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J Biol Chem. 2004 Dec 31;279(53):55161-7. Epub 2004 Oct 20.

Negative regulation of JNK signaling by the tumor suppressor CYLD.

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Department of Microbiology and Immunology, Pennsylvania State University College of Medicine, Hershey, PA 17033, USA.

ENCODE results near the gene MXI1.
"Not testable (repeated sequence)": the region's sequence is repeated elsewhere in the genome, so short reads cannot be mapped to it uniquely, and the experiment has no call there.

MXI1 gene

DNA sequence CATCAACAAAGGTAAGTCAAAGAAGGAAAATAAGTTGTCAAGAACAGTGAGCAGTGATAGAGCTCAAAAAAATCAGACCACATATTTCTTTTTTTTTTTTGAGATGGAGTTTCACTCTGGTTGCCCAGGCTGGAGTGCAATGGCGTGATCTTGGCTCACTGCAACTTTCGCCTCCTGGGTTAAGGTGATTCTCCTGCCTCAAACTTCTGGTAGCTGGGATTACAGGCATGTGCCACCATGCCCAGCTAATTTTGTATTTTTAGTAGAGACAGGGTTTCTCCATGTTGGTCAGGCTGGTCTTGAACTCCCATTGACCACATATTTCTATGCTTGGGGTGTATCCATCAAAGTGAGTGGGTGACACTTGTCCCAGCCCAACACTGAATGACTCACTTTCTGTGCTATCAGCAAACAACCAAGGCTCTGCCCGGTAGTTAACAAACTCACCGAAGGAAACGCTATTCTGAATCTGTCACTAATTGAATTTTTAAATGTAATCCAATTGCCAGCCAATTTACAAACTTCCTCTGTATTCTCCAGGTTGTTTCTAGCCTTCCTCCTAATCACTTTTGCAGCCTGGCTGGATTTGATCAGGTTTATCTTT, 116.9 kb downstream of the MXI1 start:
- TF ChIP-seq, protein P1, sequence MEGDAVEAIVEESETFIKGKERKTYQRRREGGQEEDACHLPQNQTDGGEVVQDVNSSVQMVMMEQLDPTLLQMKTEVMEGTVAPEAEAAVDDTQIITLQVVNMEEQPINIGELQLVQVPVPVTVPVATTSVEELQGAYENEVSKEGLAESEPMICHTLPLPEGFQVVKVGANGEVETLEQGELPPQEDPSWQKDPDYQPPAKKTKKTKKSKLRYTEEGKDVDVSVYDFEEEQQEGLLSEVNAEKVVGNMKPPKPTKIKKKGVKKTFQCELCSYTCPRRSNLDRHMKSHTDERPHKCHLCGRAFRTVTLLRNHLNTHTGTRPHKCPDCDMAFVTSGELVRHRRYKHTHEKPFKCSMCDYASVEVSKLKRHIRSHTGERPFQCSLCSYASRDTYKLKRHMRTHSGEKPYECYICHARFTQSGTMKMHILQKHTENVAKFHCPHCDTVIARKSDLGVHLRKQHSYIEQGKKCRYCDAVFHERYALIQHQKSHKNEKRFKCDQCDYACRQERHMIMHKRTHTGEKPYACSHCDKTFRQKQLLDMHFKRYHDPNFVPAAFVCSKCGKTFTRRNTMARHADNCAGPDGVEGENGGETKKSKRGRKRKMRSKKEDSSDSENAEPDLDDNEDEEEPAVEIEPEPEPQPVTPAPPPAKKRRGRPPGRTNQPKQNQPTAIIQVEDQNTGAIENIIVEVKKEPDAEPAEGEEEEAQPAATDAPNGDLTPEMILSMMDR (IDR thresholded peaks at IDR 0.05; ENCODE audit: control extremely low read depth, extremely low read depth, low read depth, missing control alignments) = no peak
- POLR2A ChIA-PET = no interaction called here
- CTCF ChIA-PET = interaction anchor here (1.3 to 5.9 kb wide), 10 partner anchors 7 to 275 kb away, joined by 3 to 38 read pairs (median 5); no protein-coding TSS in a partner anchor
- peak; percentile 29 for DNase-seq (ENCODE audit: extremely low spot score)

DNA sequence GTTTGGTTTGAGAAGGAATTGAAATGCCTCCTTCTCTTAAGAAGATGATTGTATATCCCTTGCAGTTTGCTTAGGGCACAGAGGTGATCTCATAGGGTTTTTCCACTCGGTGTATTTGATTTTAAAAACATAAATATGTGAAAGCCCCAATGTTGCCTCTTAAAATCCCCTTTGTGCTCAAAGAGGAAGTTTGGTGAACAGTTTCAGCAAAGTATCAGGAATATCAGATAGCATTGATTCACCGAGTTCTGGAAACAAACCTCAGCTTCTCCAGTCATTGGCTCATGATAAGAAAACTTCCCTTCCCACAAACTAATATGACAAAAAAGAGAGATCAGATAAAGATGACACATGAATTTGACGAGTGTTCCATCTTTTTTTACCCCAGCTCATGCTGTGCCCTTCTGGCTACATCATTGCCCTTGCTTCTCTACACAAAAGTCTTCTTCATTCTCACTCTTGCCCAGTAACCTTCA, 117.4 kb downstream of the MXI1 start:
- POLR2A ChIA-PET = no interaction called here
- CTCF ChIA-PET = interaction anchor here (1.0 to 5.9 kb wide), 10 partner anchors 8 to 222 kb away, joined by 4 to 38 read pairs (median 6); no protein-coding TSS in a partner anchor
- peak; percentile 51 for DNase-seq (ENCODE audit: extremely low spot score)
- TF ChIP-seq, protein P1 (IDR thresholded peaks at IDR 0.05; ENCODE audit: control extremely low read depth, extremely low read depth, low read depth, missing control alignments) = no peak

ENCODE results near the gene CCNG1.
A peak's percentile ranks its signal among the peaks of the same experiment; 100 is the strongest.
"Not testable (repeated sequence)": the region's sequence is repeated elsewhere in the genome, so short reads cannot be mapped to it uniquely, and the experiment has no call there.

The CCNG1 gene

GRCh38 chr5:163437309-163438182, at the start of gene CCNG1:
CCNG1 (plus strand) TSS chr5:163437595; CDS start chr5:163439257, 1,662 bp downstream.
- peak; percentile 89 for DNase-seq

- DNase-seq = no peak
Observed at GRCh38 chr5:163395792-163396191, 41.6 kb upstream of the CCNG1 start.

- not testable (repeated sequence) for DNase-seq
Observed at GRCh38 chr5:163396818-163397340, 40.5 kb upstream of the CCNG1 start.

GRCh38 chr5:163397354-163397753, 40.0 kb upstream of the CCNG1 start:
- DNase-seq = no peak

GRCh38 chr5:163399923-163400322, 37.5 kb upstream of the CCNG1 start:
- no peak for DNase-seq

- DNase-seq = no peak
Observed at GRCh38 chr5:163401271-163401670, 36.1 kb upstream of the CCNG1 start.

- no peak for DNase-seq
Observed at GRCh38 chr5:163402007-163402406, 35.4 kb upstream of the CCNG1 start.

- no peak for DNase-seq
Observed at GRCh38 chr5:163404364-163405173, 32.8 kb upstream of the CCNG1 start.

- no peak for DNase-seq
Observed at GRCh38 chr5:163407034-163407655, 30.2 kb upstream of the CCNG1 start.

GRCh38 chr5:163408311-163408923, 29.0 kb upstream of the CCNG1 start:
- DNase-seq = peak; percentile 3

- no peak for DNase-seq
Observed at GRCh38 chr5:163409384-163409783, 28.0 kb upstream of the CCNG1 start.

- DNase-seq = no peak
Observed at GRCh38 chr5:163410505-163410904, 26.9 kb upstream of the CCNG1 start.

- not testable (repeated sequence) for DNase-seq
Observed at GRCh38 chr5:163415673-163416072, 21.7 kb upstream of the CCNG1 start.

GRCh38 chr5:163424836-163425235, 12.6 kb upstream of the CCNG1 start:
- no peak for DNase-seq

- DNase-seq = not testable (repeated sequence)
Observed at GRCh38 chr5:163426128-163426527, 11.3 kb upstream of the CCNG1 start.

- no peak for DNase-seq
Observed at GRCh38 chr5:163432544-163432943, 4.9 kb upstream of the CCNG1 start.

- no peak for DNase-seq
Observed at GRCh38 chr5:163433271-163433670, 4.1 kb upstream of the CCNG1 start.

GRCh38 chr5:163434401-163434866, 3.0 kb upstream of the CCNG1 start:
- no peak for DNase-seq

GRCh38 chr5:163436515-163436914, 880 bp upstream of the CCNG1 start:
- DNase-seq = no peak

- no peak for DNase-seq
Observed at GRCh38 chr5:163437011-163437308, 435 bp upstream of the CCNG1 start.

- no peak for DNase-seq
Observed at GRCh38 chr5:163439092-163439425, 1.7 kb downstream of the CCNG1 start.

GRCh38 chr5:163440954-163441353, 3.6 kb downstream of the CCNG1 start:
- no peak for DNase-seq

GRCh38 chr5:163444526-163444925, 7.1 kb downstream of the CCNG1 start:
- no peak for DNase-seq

CYLD is a tumor suppressor that is mutated in familial cylindromatosis, an autosomal dominant predisposition to multiple tumors of the skin appendages. Recent studies suggest that transfected CYLD has deubiquitinating enzyme activity and inhibits the activation of transcription factor NF-kappaB. However, the role of endogenous CYLD in regulating cell signaling remains poorly defined. Here we report a critical role for CYLD in negatively regulating the c-Jun NH(2)-terminal kinase (JNK). CYLD knockdown by RNA interference results in hyper-activation of JNK by diverse immune stimuli, including tumor necrosis factor-alpha, interleukin-1, lipopolysaccharide, and an agonistic anti-CD40 antibody. The JNK-inhibitory function of CYLD appears to be specific for immune receptors because the CYLD knockdown has no significant effect on stress-induced JNK activation. Consistently, CYLD negatively regulates the activation of MKK7, an upstream kinase known to mediate JNK activation by immune stimuli. We further demonstrate that CYLD also negatively regulates IkappaB kinase, although this function of CYLD is seen in a receptor-dependent manner. These findings identify the JNK signaling pathway as a major downstream target of CYLD and suggest a receptor-dependent role of CYLD in regulating the IkappaB kinase pathway.

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